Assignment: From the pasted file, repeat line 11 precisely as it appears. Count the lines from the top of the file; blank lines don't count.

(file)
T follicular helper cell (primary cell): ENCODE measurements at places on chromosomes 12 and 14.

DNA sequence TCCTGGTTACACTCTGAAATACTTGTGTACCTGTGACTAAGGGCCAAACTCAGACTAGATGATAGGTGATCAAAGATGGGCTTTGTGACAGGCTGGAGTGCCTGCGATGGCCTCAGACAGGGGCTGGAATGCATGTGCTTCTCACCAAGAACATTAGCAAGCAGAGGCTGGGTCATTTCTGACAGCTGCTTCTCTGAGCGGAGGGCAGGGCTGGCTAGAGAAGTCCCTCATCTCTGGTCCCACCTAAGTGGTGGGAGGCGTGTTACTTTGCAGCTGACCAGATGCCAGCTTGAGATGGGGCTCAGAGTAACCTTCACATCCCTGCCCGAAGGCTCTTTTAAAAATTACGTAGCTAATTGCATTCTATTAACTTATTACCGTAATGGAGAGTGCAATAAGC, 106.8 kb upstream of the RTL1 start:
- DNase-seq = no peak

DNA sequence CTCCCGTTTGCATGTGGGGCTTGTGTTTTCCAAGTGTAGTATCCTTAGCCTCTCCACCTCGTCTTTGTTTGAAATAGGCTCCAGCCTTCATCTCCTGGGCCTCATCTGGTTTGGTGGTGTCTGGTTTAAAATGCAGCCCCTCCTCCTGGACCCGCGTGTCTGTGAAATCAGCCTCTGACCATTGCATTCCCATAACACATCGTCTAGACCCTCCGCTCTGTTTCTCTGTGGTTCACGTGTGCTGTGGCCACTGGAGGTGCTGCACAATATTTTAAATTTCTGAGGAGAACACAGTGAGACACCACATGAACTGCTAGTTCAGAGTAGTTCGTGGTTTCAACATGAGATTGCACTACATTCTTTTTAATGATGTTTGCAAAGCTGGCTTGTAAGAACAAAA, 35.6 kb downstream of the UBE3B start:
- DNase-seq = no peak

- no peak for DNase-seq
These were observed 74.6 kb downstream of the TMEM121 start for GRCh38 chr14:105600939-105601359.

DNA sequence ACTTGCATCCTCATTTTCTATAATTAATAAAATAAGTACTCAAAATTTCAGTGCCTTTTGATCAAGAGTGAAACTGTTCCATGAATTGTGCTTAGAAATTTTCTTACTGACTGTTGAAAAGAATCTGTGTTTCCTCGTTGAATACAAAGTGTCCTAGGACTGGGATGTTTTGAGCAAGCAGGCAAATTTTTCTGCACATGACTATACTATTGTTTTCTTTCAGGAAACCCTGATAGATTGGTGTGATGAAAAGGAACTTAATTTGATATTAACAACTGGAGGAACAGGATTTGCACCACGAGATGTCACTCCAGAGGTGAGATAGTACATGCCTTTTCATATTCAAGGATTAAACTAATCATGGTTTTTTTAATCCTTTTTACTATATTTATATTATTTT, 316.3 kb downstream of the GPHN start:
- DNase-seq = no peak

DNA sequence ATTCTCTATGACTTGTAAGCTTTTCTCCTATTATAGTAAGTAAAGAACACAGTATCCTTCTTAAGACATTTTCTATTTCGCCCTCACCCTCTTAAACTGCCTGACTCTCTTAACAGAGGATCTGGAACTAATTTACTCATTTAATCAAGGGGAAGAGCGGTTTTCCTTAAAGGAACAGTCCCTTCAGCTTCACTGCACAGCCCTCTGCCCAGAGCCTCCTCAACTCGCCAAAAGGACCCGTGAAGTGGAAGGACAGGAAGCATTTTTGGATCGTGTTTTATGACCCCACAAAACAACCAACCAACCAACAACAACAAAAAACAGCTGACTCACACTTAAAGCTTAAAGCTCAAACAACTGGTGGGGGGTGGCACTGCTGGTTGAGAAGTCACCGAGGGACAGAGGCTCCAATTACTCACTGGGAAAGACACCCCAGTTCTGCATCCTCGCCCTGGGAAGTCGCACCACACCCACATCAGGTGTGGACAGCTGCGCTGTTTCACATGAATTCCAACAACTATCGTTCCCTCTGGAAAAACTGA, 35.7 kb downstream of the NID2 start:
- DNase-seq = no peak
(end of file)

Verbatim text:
- DNase-seq = no peak